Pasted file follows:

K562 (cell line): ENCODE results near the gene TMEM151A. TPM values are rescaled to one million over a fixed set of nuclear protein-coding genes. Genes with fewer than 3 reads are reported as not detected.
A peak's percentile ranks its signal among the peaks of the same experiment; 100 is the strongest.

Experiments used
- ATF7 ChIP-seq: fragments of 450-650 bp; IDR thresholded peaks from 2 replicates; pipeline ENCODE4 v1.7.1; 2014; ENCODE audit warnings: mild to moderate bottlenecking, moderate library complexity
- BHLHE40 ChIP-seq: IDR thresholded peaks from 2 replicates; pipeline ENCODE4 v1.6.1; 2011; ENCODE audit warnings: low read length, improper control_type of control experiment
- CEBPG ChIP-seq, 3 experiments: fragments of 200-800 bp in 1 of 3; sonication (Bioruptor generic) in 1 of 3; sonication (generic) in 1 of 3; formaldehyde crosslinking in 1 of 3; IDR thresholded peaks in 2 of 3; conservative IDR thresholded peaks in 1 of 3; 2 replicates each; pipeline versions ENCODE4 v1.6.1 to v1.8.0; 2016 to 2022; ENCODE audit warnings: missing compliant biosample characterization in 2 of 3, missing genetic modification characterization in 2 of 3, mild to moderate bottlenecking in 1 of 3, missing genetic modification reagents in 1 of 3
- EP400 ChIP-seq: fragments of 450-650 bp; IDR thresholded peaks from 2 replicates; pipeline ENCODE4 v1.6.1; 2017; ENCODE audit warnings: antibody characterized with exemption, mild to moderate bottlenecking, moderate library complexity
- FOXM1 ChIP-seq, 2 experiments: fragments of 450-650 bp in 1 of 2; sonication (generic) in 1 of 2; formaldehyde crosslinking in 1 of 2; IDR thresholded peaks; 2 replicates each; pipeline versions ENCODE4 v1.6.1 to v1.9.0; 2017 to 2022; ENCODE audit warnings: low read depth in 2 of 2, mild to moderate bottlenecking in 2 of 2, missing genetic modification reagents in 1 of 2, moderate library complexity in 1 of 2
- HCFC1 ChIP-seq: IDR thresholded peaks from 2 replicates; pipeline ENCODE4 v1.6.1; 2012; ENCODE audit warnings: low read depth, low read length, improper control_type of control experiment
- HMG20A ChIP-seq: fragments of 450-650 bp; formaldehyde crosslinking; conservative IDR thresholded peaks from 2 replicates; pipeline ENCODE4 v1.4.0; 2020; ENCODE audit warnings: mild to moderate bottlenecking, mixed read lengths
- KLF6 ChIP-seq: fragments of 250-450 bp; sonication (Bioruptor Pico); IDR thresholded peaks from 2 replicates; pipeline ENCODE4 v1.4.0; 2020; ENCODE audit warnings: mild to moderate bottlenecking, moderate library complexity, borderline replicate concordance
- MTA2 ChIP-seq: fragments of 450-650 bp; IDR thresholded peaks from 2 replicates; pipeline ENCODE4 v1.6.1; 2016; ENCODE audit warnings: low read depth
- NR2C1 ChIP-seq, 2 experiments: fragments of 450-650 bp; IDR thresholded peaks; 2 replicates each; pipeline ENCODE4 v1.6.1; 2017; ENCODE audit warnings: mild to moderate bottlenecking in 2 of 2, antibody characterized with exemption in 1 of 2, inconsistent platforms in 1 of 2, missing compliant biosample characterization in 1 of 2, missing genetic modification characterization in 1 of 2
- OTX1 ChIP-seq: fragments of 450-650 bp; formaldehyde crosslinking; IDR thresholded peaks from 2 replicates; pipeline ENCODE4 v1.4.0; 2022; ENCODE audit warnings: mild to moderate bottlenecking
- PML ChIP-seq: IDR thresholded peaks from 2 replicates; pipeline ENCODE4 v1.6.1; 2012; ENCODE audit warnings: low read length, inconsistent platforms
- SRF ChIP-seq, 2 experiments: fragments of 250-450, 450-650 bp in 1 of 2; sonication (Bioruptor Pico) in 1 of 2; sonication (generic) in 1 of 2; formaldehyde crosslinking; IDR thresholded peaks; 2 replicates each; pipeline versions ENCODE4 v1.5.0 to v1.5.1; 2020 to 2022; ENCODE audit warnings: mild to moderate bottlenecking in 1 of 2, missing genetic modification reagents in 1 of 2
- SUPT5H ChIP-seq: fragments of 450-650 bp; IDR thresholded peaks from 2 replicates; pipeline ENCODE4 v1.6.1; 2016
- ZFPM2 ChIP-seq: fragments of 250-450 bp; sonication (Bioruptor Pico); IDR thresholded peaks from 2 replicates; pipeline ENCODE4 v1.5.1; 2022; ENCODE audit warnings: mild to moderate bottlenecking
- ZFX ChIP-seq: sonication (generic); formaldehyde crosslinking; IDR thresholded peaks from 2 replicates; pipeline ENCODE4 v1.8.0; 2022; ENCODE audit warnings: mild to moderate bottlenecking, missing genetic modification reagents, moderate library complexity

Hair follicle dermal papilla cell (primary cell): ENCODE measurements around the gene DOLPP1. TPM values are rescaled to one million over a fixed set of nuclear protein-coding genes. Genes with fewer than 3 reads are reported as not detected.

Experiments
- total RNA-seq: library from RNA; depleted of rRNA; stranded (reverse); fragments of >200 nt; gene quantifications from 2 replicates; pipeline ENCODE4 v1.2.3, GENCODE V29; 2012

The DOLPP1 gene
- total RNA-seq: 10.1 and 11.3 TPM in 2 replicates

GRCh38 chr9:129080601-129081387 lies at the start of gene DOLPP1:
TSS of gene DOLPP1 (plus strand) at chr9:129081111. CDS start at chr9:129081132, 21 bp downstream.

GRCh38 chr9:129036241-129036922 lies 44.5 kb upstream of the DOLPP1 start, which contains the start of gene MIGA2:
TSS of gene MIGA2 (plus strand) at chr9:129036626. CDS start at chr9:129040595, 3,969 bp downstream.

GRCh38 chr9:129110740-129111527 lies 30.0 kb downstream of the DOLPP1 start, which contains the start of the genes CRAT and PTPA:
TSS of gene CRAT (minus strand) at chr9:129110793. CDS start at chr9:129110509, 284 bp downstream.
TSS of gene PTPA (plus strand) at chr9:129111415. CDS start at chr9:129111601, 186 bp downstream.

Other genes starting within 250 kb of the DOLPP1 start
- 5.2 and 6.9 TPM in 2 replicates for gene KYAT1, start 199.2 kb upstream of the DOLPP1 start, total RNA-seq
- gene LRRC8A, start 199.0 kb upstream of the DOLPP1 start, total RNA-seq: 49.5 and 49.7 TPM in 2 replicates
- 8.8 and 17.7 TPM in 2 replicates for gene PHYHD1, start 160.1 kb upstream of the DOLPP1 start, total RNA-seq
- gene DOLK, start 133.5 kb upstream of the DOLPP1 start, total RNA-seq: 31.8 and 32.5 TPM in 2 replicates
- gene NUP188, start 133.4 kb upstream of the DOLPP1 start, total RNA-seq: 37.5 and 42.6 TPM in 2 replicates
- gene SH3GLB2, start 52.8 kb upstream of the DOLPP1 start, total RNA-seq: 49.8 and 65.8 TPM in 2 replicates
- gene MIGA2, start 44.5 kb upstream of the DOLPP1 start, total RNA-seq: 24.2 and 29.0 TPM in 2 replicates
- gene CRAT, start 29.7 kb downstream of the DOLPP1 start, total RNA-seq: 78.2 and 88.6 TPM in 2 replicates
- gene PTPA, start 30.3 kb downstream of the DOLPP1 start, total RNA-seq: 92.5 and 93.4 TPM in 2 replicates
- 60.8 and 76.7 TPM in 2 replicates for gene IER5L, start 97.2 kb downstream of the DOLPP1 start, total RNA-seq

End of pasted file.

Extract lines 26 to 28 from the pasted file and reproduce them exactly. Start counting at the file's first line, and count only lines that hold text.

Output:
TSS of gene DOLPP1 (plus strand) at chr9:129081111. CDS start at chr9:129081132, 21 bp downstream.

GRCh38 chr9:129036241-129036922 lies 44.5 kb upstream of the DOLPP1 start, which contains the start of gene MIGA2:
TSS of gene MIGA2 (plus strand) at chr9:129036626. CDS start at chr9:129040595, 3,969 bp downstream.